Goodreads now has a new feature on every Goodreads Author Page called ASK THE AUTHOR. It’s an on-line tool to promote interaction between authors and readers, so I’m joining in.
Readers rarely get an opportunity to question an author unless they attend a bookstore or book club event, but this is an chance for readers and writers to engage. So if you’ve read SHADOW ON THE CROWN and want to ask me a question, or if you have a question about the upcoming sequel, THE PRICE OF BLOOD, or questions about the historical characters in my books or about research/writing/publishing, or about my Oct/Nov residency in Wales, or anything else that strikes your fancy, post your question here.
It’s dog-eared and tea-stained, it’s scrawled in and it’s back nearly broken but–
The play’s the thing.
Aside from my own book, I think it’s probably Tolkien.
Posted in Books
My hometown has three indy bookstores, and I love and support all of them: Diesel Books, A Great Good Place for Books and Laurel Bookstore. Here’s a book I purchased at A Great Good Place for Books during author Helene Wecker’s event there.
…in The Lymond Chronicles by Dorothy Dunnett.
But if I can’t be the hero, Francis Crawford, forget it.
Photo credit: www.dovegreyreader.typepad.com
I found this on my library shelf back in 2000: Ann Chamberlin’s Leaving Eden.
This is a retelling of the Biblical story of Adam and Eve, and Chamberlin gives us a mythic tale set in a real world. She does a beautiful job of weaving myth, anthropology, religion, story and human nature into a tale that I found believable and compelling. It’s like a geode: a rough, earthy, dun-colored stone with a center that is alive and glowing and mysterious.
I hate having to confess to giving up on any book, especially one written by an author whose work I admire. But Gilead, by Marilynne Robinson, defeated me. I think it was the epistolary format that just stopped me cold. For a long time it sat solidly on my ‘To Read’ shelf in my study – a constant rebuke. I finally put it in the guest bedroom so I wouldn’t have to wilt beneath the image of that wooden cross, reminding me that I should give it another try. There is a balm in Gilead, but not for me. Not yet. Maybe later.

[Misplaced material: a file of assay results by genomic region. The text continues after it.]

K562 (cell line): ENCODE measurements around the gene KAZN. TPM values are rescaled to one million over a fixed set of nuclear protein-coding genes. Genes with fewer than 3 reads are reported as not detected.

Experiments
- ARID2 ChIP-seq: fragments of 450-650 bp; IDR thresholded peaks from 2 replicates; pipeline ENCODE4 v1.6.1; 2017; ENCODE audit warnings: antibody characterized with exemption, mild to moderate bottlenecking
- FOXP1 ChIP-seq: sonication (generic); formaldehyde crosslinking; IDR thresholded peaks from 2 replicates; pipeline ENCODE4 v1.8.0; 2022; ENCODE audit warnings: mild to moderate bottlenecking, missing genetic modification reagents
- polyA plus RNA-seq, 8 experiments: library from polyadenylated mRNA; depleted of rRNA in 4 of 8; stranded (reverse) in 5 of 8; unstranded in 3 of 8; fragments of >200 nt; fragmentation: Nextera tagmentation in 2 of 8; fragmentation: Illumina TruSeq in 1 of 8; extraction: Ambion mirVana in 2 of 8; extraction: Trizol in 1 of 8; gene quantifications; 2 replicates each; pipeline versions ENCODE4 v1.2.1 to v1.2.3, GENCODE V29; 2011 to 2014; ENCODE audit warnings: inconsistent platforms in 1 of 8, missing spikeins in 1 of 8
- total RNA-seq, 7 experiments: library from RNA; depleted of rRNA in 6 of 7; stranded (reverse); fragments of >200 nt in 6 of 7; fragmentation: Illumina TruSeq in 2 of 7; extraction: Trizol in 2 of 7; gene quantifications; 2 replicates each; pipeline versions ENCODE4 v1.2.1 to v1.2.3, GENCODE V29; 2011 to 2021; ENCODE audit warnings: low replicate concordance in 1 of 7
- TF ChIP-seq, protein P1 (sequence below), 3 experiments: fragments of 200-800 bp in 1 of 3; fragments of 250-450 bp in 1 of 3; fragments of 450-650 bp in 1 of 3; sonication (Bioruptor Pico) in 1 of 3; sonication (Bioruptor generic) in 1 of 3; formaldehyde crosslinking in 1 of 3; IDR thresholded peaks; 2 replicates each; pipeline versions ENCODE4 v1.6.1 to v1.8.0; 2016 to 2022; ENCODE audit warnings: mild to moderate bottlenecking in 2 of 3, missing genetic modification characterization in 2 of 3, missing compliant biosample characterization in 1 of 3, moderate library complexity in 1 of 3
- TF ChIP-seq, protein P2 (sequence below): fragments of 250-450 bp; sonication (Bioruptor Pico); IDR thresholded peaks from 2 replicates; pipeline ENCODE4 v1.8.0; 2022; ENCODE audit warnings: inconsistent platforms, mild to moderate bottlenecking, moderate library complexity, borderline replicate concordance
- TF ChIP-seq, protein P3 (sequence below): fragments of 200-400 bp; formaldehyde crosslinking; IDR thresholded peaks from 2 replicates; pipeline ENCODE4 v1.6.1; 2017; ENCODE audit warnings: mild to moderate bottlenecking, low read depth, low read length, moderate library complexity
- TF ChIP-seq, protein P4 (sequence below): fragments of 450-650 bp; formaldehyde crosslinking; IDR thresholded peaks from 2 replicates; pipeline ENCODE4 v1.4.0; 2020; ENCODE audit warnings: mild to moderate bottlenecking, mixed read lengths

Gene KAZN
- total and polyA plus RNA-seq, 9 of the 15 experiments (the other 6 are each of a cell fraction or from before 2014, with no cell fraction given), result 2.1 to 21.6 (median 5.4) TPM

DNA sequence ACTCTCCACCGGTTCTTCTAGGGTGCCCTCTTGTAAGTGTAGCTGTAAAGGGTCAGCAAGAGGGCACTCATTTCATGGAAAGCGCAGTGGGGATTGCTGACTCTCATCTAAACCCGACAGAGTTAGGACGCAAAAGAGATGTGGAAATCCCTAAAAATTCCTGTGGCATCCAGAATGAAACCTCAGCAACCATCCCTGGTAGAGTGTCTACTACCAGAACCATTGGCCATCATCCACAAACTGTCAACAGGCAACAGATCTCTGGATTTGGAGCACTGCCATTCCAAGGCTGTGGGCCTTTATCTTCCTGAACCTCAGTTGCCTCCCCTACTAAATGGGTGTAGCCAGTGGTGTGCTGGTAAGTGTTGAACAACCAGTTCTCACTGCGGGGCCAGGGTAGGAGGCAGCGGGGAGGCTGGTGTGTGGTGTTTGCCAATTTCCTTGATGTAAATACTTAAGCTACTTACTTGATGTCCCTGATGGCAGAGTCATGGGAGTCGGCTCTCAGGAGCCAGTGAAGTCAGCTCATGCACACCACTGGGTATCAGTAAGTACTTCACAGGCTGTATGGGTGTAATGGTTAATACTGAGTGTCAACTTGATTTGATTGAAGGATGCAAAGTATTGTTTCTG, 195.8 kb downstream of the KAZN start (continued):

I can’t go back to when I was first hooked into reading. Age 5? So I’m going to present a book that hooked me into reading IT the minute that I saw the cover. I saw it. I bought it. I love it. Simon Garfield’s On the Map.
Garfield’s historical anecdotes about maps, map-making and map-makers are littered with ‘Holy Cow!” moments. This is a book that is not only entertaining, but illuminating, with chapter titles that include ‘The Mystery of Vinland’, ‘Cholera and the Map that Stopped It’ and ‘How to Make a Very Big Globe’. I only wish the maps included here were fold-outs about five times larger and in color. Garfield’s introductory chapter, ‘The Map that Wrote Itself’, includes the image below in black and white, but I’m giving you the color version, which is gorgeous. It was produced by an intern at Facebook in 2010 using the FB connections between people worldwide.
In 2010 an intern at Facebook used the FB connections between people to create this world map.
I know. It’s a CLASSIC. We read it in 11th grade. But I remember absolutely nothing about it except that bloody first sentence and how much I hated this book.
Call me Unimpressed.
This is on my research shelf: The Peterborough Chronicle of Hugh Candidus, published in 1941 by The Peterborough Natural History, Scientific and Archaeological Society.
It’s publication was supposed to be accompanied by a celebration of the quatercentenary of the founding of the cathedral at Peterborough, except, there was a war on. The party was cancelled, and only this slender little volume served to commemorate the anniversary. There weren’t many copies printed, and I was delighted to get my hands on one of them. It is a translation of the medieval Latin chronicle of events at Peterborough Abbey from 655 to 1177. It seems, according to Hugh Candidus, that in the early 11th century, Abbot Aelfsy gained great favour with Queen Emma and King Æthelred. Emma was pretty tight with Aelfsy, interceding with the king on his behalf when the abbey was threatened with dissolution. Hugh also gives a list of some of the relics owned by the abbey including: Two pieces of Christ’s swaddling clothes, some bits of the manger, pieces of Mary’s veil, some of Aaron’s rod, and a piece of the five loaves that Jesus multiplied and gave to the five thousand. And if that’s not enough, the abbey also owned the right arm of St. Oswald, “his flesh and blood and skin, his fingers, yea! the very nails, in fayre and lively hue.”